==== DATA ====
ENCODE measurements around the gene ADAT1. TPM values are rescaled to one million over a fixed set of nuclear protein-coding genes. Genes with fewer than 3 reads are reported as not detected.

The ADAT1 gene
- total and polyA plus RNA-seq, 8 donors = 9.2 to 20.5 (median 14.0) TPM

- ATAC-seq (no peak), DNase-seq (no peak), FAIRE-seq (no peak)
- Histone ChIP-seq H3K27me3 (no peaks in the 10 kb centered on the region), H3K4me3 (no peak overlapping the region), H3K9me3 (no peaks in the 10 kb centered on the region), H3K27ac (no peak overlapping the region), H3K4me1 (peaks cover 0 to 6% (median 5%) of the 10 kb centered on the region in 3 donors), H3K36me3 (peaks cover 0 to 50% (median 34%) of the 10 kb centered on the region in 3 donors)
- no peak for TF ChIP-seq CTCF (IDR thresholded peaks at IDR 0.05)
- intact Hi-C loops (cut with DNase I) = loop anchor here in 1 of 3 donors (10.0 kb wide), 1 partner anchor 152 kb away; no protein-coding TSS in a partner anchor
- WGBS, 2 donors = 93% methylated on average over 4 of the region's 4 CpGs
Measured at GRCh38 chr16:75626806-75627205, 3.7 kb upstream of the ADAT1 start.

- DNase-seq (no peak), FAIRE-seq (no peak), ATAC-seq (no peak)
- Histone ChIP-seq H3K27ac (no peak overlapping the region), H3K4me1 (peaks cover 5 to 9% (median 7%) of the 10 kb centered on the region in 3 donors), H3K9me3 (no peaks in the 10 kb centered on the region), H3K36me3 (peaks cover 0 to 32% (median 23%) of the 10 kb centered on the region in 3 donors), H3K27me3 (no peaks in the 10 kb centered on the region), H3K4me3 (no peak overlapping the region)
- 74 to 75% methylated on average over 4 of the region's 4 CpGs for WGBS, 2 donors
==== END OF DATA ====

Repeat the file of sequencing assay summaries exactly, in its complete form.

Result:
ENCODE measurements around the gene ADAT1. TPM values are rescaled to one million over a fixed set of nuclear protein-coding genes. Genes with fewer than 3 reads are reported as not detected.

The ADAT1 gene
- total and polyA plus RNA-seq, 8 donors = 9.2 to 20.5 (median 14.0) TPM

- ATAC-seq (no peak), DNase-seq (no peak), FAIRE-seq (no peak)
- Histone ChIP-seq H3K27me3 (no peaks in the 10 kb centered on the region), H3K4me3 (no peak overlapping the region), H3K9me3 (no peaks in the 10 kb centered on the region), H3K27ac (no peak overlapping the region), H3K4me1 (peaks cover 0 to 6% (median 5%) of the 10 kb centered on the region in 3 donors), H3K36me3 (peaks cover 0 to 50% (median 34%) of the 10 kb centered on the region in 3 donors)
- no peak for TF ChIP-seq CTCF (IDR thresholded peaks at IDR 0.05)
- intact Hi-C loops (cut with DNase I) = loop anchor here in 1 of 3 donors (10.0 kb wide), 1 partner anchor 152 kb away; no protein-coding TSS in a partner anchor
- WGBS, 2 donors = 93% methylated on average over 4 of the region's 4 CpGs
Measured at GRCh38 chr16:75626806-75627205, 3.7 kb upstream of the ADAT1 start.

- DNase-seq (no peak), FAIRE-seq (no peak), ATAC-seq (no peak)
- Histone ChIP-seq H3K27ac (no peak overlapping the region), H3K4me1 (peaks cover 5 to 9% (median 7%) of the 10 kb centered on the region in 3 donors), H3K9me3 (no peaks in the 10 kb centered on the region), H3K36me3 (peaks cover 0 to 32% (median 23%) of the 10 kb centered on the region in 3 donors), H3K27me3 (no peaks in the 10 kb centered on the region), H3K4me3 (no peak overlapping the region)
- 74 to 75% methylated on average over 4 of the region's 4 CpGs for WGBS, 2 donors